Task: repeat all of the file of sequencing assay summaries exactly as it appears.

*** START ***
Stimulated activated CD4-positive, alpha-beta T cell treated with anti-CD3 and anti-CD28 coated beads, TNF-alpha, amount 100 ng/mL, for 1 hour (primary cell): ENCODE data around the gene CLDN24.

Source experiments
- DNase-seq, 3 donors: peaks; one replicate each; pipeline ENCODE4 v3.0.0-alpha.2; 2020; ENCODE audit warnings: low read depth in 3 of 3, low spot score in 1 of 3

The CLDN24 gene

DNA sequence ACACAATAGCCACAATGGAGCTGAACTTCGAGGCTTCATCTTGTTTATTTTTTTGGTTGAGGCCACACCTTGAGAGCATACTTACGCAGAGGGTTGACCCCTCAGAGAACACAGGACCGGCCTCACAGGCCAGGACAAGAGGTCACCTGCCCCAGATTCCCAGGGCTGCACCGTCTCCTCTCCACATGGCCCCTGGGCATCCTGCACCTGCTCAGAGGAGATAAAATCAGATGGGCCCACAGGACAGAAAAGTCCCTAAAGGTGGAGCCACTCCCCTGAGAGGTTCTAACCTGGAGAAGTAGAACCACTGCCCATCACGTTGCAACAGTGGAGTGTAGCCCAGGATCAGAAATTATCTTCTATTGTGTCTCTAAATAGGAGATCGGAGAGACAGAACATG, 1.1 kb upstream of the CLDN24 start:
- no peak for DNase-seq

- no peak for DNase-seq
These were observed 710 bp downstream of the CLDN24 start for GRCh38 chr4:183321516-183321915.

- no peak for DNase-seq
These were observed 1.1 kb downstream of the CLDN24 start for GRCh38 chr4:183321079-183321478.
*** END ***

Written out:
Stimulated activated CD4-positive, alpha-beta T cell treated with anti-CD3 and anti-CD28 coated beads, TNF-alpha, amount 100 ng/mL, for 1 hour (primary cell): ENCODE data around the gene CLDN24.

Source experiments
- DNase-seq, 3 donors: peaks; one replicate each; pipeline ENCODE4 v3.0.0-alpha.2; 2020; ENCODE audit warnings: low read depth in 3 of 3, low spot score in 1 of 3

The CLDN24 gene

DNA sequence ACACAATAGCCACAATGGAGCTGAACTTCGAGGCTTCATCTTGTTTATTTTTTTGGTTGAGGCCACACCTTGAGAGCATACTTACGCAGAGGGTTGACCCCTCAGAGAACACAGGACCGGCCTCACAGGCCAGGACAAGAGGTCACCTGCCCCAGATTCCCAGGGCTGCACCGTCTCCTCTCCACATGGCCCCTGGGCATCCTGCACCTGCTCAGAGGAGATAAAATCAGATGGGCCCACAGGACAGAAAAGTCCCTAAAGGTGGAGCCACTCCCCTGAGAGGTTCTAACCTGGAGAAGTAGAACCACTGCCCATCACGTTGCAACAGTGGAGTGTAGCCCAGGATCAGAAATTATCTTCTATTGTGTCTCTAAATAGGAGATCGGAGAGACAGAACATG, 1.1 kb upstream of the CLDN24 start:
- no peak for DNase-seq

- no peak for DNase-seq
These were observed 710 bp downstream of the CLDN24 start for GRCh38 chr4:183321516-183321915.

- no peak for DNase-seq
These were observed 1.1 kb downstream of the CLDN24 start for GRCh38 chr4:183321079-183321478.